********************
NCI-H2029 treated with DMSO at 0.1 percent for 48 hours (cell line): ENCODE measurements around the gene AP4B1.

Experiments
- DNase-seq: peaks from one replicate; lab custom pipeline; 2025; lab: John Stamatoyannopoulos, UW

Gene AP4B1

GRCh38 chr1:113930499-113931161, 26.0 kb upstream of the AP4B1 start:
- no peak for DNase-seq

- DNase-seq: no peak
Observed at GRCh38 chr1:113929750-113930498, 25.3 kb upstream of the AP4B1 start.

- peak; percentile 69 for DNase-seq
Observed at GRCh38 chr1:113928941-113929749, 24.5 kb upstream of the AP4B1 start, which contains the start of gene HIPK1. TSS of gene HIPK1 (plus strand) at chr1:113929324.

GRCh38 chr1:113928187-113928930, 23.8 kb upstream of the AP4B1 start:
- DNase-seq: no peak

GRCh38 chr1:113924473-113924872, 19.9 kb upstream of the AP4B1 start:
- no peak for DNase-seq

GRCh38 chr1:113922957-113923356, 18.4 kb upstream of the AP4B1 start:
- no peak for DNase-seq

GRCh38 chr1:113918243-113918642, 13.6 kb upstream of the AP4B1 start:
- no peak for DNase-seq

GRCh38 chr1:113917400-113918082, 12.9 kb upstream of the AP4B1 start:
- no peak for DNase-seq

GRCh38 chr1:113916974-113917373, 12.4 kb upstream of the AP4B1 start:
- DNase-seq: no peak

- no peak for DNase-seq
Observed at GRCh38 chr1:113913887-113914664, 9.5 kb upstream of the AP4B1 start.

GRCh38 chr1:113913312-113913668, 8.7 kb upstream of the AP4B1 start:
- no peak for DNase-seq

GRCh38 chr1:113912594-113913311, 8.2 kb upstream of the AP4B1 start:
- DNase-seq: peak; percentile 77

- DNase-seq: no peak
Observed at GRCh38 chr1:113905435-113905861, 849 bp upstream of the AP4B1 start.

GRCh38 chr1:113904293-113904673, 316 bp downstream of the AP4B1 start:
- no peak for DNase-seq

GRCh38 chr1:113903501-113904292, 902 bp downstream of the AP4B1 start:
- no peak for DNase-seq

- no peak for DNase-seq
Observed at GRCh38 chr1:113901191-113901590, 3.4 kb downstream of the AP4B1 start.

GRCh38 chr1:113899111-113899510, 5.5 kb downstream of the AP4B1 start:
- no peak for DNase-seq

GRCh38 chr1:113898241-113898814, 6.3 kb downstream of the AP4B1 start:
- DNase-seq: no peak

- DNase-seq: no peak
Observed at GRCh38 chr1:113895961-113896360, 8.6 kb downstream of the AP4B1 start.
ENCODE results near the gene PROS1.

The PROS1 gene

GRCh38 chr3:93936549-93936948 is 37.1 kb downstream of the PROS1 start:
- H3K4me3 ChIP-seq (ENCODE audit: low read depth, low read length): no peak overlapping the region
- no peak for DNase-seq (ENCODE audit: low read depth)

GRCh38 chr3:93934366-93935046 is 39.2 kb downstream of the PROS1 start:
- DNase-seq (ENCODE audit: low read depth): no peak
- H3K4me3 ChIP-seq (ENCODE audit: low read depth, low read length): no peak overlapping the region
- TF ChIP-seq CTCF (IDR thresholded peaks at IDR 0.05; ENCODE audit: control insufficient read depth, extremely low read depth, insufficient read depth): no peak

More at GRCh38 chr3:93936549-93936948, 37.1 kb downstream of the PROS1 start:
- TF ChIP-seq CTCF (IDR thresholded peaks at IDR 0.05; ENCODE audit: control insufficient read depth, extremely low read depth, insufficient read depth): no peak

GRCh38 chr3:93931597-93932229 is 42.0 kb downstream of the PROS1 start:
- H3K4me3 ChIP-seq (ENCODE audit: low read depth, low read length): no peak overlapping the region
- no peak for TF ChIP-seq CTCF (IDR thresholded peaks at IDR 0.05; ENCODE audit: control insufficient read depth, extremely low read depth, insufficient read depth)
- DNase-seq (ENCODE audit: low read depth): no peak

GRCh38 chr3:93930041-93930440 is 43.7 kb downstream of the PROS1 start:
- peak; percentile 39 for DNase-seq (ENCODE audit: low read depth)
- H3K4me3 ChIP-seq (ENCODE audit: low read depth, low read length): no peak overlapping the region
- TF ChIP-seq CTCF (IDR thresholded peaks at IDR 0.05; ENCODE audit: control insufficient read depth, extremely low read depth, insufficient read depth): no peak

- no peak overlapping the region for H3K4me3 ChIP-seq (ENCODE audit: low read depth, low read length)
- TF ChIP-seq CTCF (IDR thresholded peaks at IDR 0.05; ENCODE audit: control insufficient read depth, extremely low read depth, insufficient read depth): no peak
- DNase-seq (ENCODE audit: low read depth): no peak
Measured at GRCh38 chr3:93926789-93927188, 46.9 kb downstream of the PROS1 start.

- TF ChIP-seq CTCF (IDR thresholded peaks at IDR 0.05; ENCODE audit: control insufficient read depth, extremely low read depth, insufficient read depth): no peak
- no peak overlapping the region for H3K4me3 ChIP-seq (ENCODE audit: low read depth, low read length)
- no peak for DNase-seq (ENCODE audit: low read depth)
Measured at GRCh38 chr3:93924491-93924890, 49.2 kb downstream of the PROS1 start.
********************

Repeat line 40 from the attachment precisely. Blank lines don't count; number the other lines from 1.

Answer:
- DNase-seq: no peak